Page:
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THE JOURNAL OF CARDIOVASCULAR SURGERY

A Journal on Cardiac, Vascular and Thoracic Surgery


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The Journal of Cardiovascular Surgery 2008 August;49(4):429-47

language: English

Imaging modalities for the thoracic aorta

Von Tengg-Kobligk H., Weber T. F., Rengier F., Kotelis D., Geisbüsch P., Böckler D., Schumacher H., Ley S.

1 Department of Radiology German Cancer Research Center (DKFZ) Heidelberg, Germany
2 Department of Diagnostic and Interventional Radiology Ruprecht-Karls University, Heidelberg, Germany
3 Department of Vascular and Endovascular Surgery Ruprecht-Karls University, Heidelberg, Germany
4 Clinic for Vascular and Endovascular Surgery Academic Teaching Hospital Hanau, Hanau, Germany
5 Pediatric Radiology Ruprecht-Karls University, Heidelberg, Germany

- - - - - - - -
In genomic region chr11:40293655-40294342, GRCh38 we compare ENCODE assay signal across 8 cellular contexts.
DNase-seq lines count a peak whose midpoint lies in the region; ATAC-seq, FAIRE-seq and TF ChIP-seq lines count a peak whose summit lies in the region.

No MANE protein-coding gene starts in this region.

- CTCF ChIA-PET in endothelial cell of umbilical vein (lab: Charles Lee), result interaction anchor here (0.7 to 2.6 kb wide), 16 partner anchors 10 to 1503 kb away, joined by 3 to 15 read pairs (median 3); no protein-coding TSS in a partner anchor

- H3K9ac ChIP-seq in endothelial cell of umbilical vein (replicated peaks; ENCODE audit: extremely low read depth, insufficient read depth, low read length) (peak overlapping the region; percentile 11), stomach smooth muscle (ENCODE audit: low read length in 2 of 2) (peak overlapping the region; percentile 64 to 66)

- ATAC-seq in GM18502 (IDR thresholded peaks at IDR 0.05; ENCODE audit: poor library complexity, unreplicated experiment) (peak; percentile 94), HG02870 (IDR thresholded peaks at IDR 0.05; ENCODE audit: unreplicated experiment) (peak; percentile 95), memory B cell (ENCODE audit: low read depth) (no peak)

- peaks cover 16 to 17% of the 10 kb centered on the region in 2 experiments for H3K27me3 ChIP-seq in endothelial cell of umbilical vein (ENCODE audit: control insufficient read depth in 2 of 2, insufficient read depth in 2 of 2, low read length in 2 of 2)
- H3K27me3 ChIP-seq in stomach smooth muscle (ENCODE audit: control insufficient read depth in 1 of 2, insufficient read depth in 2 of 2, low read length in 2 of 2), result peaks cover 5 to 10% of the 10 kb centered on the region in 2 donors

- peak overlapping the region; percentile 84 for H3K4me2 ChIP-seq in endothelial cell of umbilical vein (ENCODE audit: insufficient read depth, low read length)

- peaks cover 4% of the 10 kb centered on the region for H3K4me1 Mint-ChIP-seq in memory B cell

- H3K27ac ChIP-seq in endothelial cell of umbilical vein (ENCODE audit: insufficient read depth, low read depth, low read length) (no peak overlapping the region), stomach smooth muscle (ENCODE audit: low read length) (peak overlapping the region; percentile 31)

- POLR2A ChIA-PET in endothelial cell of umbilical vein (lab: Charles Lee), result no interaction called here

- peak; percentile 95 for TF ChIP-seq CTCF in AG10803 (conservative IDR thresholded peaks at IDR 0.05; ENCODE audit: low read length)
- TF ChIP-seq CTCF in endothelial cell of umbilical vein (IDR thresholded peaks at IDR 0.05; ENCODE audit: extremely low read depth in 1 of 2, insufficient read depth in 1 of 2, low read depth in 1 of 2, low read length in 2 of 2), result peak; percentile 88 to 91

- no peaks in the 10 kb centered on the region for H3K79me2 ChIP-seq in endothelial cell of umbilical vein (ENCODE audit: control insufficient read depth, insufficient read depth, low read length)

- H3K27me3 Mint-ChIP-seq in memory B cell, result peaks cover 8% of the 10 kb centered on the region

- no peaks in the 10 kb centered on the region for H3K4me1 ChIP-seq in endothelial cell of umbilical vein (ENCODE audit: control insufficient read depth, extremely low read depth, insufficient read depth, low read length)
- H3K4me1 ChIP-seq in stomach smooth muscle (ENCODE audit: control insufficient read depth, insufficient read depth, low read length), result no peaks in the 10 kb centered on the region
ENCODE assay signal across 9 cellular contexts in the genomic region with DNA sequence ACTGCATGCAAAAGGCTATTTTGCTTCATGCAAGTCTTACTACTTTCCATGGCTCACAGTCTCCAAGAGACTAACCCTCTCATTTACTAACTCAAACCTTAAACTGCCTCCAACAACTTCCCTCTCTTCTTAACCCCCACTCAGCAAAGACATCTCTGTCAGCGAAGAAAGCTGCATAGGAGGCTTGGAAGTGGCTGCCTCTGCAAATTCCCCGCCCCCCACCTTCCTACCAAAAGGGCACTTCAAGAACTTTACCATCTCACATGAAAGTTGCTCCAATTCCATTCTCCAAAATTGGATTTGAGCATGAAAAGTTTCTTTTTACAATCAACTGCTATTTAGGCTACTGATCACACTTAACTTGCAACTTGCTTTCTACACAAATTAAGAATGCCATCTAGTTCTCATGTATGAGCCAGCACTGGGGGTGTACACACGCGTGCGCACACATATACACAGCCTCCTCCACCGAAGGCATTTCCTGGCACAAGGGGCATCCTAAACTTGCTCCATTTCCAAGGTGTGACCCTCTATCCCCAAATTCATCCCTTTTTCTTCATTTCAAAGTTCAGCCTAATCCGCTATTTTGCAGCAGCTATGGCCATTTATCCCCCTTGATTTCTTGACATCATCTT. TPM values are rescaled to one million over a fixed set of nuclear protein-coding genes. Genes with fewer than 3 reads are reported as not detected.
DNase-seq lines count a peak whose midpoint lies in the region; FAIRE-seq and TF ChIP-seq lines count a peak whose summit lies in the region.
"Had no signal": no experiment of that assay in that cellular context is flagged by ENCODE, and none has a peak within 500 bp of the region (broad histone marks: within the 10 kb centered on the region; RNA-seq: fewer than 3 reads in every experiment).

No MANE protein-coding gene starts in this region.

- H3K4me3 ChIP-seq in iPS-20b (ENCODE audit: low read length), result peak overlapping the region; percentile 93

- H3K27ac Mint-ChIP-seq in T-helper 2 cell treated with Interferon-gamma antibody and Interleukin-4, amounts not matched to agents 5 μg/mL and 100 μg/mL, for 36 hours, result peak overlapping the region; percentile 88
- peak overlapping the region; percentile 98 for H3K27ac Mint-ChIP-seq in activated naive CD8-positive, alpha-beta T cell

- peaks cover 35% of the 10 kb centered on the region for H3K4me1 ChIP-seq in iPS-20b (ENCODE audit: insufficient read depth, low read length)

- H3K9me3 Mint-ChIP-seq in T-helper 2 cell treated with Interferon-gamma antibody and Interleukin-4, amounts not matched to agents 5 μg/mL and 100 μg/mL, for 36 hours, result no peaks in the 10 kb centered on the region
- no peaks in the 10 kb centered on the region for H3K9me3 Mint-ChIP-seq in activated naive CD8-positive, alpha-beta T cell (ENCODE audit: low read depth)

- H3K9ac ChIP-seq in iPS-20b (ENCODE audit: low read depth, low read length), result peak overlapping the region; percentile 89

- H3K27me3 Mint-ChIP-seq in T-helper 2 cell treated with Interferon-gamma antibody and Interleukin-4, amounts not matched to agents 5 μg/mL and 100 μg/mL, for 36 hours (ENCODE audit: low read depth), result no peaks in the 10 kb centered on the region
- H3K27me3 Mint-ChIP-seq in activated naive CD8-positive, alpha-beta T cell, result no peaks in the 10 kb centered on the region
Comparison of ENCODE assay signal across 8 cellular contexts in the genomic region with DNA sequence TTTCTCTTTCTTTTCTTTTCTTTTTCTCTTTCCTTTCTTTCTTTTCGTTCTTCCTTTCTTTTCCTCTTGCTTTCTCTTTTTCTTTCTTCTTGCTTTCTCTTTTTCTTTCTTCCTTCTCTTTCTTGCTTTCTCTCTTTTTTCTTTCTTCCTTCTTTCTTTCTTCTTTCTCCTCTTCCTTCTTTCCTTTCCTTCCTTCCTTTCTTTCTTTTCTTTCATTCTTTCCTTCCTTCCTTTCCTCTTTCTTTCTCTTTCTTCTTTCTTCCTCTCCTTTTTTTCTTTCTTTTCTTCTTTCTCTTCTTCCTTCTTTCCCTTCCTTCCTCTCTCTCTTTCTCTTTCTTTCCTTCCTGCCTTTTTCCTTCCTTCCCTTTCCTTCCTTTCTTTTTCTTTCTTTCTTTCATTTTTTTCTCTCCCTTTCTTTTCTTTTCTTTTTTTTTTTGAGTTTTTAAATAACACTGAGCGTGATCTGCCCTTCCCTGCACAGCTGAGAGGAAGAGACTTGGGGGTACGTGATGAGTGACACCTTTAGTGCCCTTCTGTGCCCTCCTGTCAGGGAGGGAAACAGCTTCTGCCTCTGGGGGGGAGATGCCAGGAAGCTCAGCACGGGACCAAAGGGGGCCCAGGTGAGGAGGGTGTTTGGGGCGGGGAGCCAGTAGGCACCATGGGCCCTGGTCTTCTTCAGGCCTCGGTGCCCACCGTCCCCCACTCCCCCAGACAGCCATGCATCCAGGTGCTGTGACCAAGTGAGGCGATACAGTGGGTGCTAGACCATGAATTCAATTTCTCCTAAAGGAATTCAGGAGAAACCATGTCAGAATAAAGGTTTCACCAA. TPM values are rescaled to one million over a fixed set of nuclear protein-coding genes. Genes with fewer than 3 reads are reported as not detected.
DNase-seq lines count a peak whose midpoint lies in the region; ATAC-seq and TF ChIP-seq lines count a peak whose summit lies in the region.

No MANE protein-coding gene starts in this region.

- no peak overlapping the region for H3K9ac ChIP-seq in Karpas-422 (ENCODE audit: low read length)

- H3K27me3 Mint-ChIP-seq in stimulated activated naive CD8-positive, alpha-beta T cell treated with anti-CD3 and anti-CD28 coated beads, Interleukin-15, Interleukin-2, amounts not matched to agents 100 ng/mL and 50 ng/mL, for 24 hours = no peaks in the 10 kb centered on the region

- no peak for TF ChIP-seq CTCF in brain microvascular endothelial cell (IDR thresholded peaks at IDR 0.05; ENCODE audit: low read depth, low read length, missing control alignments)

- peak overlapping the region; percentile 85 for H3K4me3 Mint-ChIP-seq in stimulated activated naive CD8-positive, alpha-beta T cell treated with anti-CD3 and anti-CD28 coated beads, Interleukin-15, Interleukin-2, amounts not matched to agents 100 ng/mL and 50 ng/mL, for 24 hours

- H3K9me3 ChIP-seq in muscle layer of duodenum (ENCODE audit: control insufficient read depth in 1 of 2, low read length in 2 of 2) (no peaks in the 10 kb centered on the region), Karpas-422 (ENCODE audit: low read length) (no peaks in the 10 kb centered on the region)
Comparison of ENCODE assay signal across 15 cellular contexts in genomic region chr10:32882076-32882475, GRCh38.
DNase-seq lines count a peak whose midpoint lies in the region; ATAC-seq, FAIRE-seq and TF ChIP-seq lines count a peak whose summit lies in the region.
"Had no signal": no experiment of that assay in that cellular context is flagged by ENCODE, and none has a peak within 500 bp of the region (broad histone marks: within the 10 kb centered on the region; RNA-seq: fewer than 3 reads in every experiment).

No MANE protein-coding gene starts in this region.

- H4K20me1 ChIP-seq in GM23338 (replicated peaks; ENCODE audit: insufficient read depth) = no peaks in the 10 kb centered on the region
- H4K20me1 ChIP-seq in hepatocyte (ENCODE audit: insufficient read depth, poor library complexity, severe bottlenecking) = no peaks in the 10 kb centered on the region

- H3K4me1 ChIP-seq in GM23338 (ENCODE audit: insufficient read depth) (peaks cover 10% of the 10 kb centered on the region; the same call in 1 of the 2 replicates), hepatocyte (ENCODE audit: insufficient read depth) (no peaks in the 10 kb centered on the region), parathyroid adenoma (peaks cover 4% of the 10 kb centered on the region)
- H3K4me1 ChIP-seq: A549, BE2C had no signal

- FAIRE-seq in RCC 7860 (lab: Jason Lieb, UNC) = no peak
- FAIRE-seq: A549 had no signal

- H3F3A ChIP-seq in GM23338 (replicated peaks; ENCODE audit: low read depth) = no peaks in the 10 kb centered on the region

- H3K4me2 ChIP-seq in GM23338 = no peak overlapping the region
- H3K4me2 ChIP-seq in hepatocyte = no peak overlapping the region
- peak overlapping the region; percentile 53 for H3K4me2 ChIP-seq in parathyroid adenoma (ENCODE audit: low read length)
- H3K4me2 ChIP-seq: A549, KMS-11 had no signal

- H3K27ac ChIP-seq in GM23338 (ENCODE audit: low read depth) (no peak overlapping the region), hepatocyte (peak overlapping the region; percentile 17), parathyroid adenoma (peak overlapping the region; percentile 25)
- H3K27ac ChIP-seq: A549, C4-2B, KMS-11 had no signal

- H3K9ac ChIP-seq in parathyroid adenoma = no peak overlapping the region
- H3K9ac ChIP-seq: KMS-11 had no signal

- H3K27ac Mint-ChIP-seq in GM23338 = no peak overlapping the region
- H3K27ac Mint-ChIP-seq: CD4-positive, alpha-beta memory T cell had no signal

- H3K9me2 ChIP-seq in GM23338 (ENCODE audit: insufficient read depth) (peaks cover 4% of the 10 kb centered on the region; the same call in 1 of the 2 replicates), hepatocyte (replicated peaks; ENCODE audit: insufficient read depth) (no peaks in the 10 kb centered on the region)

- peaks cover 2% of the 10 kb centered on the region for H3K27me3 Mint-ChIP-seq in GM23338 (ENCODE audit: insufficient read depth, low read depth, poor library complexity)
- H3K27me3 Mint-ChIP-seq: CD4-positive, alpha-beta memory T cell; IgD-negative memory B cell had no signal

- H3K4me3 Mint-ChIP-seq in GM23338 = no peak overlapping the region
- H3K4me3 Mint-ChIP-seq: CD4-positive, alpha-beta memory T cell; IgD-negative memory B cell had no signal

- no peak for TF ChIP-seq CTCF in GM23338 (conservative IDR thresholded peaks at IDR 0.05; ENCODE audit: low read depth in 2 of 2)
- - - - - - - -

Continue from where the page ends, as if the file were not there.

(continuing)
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Almost 50 years after its introduction intra-arterial digital subtraction angiography (DSA) has been passed as the gold standard for diagnostic imaging of the aorta. Today’s performance of multi-detector-row computed tomography angiography (CTA) as well as magnetic resonance imaging (MRI) and magnetic resonance angiography (MRA) offer remarkable improvements in the field of diagnostic cardiovascular imaging. The racy developments not only concerning image acquisition but also image postprocessing offer a multidimensional approach to assess anatomy and pathology of individual patients in a few minutes. Four-dimensional visualization assists us to select the “adequate” patient, quantify vascular and adjacent geometries, and select the appropriate device to realize even complex thoracic endovascular aortic reconstructions (TEVAR). There is still a discrepancy between perioperative and intraoperative imaging – but new technologies made also some progress in this field. Lifelong imaging surveillance of TEVAR and bypasses is still a critical component of patient care and requires comparable imaging and postprocessing capabilities as for the preoperative setting. Although is the most commonly used examination for imaging surveillance, MRA, chest x-ray and DSA all have their role in determining complications and their management.

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